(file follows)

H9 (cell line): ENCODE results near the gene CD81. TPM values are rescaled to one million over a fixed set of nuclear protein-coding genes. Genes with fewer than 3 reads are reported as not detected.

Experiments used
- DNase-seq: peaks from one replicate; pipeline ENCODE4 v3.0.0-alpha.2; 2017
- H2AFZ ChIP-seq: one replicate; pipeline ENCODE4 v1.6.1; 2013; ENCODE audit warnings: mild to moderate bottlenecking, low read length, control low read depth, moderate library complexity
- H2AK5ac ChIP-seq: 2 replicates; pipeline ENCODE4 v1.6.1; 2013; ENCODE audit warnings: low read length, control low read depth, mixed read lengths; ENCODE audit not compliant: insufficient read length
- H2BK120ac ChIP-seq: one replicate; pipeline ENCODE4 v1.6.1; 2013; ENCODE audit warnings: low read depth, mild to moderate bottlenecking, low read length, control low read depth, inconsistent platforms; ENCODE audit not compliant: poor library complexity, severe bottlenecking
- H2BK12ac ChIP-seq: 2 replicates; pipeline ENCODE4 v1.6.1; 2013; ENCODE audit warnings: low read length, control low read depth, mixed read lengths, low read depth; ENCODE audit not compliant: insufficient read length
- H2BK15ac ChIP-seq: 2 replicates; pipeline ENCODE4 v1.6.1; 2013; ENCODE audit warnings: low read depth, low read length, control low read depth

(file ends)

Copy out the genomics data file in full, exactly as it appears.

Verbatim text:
H9 (cell line): ENCODE results near the gene CD81. TPM values are rescaled to one million over a fixed set of nuclear protein-coding genes. Genes with fewer than 3 reads are reported as not detected.

Experiments used
- DNase-seq: peaks from one replicate; pipeline ENCODE4 v3.0.0-alpha.2; 2017
- H2AFZ ChIP-seq: one replicate; pipeline ENCODE4 v1.6.1; 2013; ENCODE audit warnings: mild to moderate bottlenecking, low read length, control low read depth, moderate library complexity
- H2AK5ac ChIP-seq: 2 replicates; pipeline ENCODE4 v1.6.1; 2013; ENCODE audit warnings: low read length, control low read depth, mixed read lengths; ENCODE audit not compliant: insufficient read length
- H2BK120ac ChIP-seq: one replicate; pipeline ENCODE4 v1.6.1; 2013; ENCODE audit warnings: low read depth, mild to moderate bottlenecking, low read length, control low read depth, inconsistent platforms; ENCODE audit not compliant: poor library complexity, severe bottlenecking
- H2BK12ac ChIP-seq: 2 replicates; pipeline ENCODE4 v1.6.1; 2013; ENCODE audit warnings: low read length, control low read depth, mixed read lengths, low read depth; ENCODE audit not compliant: insufficient read length
- H2BK15ac ChIP-seq: 2 replicates; pipeline ENCODE4 v1.6.1; 2013; ENCODE audit warnings: low read depth, low read length, control low read depth